Not "any", but the so called "dynamic" translations certainly are. Douay is word-for-word Vulgate and Vulgate is the result of Jerome's work before some codices went missing, and in the living environment of 4c Palestine. There are problems with that as well, but on balance, there is no better window to the Greek original in English today than Douay. unless you are prepared to struggle with Young's Literal, or, best of all, learn Greek.
That is if you want to do, in the spirit of Protestantism, all the work for yourself from scratch. If, on the other hand, you are willing to accept a historical authority, listen to the Catholic (and/or Orthodox) Church and you will know exactly not only what the scripture says but also what it means. Then the blandest, most cursory and aerodynamic stuff like NAB would still become useful, because you read it with the eye of the Church.
Yes, that is monotheism, and some vaguely Arian provenance.
True, but this is a venue that evangelizes as it debates. I think it is a good idea to offer translation at least when asked.
The translations are required by the RM and have been stated so several times, and just as often, ignored.
Sure it is. Those "patient in good works" get "eternal life"; -- that's salvation. Those who "work evil" -- otherwise. Compare Matthew 25:31-46.
[cites Eph 2:8-10] we cannot do good works unless we are already saved.
It says "God hath before ordained that we should walk in [the good works]", so I don't think so. What kind of faith would that be, disobeying what God had "ordained" (it really says "prepared", by the way)?
Why is it them that today there is no sign of any "apostasy" in the Holy Catholic Church?
If you bring it up again, you haven't forgiven either.
"Filthy rags" is from a different context, but that is correct what you intend to say: good works are not done for any other reason than love of God and one's neighbor.
Only the works of one that is saved can be good
Based on what scripture?
one thing is wanting to thee: sell all whatever thou hast, and give to the poor, and thou shalt have treasure in heaven: and come, follow me (Luke 18:22)
Observe: the young man was not saved, but that what he did is good. It just was not enough. The same episode promises salvation to anyone who "hath left house, or parents, or brethren, or wife, or children, for the kingdom of God's sake". So these things are good even before the doers of these things are saved.
Like I said, it's juvenile and I'll ignore any further traps to draw me into what is always basically a spitting contest (or worse) with some people. No point to it.
The passage does nto describe the Law of Any Works; it only describes the Works of the Law. That is contrasted to faith, but that includes good works. This is why St,. Paul diod not say "justified by faith alone apart from any works" but rather "justified by faith apart from the works of the law", which is the Catholic teaching.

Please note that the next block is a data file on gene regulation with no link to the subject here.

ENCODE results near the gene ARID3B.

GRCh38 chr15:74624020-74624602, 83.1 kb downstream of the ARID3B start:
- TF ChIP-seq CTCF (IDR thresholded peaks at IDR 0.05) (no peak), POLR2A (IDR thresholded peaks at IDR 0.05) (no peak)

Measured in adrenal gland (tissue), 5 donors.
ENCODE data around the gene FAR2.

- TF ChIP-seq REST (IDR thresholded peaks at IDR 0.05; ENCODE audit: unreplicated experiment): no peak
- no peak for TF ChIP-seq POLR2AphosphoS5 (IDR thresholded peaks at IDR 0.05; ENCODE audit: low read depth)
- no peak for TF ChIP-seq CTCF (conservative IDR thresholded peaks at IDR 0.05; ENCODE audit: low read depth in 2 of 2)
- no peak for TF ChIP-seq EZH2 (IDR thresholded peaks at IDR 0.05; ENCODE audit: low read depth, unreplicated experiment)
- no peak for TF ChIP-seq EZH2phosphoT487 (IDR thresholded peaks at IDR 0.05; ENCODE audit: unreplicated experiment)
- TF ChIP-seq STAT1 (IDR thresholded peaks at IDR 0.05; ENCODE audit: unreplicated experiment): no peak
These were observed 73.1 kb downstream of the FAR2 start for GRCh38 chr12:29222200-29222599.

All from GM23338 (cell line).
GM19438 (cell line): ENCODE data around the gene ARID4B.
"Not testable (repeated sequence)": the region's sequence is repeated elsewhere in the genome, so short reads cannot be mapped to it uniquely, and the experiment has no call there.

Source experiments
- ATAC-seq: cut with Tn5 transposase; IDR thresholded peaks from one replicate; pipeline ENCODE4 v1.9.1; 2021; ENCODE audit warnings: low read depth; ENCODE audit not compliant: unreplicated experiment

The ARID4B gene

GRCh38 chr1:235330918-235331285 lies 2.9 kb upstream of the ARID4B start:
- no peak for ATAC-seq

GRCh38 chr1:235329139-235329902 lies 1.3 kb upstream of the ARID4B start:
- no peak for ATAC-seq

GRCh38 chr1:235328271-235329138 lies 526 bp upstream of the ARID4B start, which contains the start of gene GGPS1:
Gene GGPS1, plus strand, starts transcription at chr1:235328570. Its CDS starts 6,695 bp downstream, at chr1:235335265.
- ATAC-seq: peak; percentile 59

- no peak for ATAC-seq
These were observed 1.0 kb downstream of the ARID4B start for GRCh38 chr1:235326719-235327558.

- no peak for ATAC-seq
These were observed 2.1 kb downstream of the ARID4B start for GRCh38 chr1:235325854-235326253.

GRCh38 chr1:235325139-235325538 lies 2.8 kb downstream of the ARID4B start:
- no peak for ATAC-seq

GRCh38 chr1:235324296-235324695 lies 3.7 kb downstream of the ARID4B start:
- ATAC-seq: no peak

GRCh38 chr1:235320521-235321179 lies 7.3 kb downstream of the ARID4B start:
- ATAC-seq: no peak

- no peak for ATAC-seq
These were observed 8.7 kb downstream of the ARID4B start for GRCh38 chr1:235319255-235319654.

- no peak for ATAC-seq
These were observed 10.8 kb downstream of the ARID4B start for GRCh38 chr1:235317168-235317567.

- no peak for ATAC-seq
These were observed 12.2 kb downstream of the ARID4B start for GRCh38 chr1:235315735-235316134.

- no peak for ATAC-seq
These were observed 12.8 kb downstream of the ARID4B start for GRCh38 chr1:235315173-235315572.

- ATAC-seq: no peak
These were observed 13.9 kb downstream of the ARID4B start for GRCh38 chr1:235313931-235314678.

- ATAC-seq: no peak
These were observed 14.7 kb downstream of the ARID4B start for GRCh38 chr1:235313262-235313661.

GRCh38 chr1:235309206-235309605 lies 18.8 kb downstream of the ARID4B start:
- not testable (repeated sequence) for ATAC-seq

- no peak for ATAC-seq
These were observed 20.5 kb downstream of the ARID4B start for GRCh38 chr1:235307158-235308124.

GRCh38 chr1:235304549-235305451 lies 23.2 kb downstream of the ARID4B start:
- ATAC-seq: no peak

The idea that this passage gives credence to His Blood is present in the Eucharist is nowhere to be found here
"sacrifice of atonement, through the shedding of his bloodto be received by faith". You do not recieve the Blood by faith, -- you don't believe it is blood.
Boatbums: The point was that you claim "Protestants" must put their spin on verses of scripture, and I showed you that you do exactly that
Where did I spin John 3:16? You don't think you have to do what Jesus says?
Discuss the issues all you want, but do not make it personal.
Yes, the young man was not saved, because he lacked faith in Jesus Christ as Savior. He thought he was perfect and could go to heaven because he was. When Jesus pointed out his weakness - his wealth - he showed him that his perceived perfection was never going to be enough. Note also that Jesus didn't say to him that if he gave everything to the poor and followed him, he would be saved, but that "his reward would be great in heaven". There is a difference. The base of our faith is that Jesus Christ is the one and only Savior and we should not allow anything in our lives - family, love, money, fame - to keep us from following him.
So who are the sheep in Matthew 25:31-46? They seem to do what Matthew 5-7 teaches and end up saved.
Also, you are telling us that Jesus said the Sermon on the Mount in order to tease us, like a cruel person would urge a lame to run Marathon. Is there any indication in the text of the Sermon itself that it is given as an example of the impossible?
once someone sinned one time, it wouldnt matter if they were perfect for the entire rest of their lives. Its too late
True. This is why Christ also gave the Church the "ministry of reconciliation" (2 Corinthians 5:18, cf. John 20:22-23)
[quotes Gal 2 and 3]
I explained it to you many times. The Church agrees with St. Paul that works of the law do not save anyone.
The Holy Eucharist is not a repetition or performance of anything.
It is usually a good idea to know a thing or two about the subject upon which you wish to opine.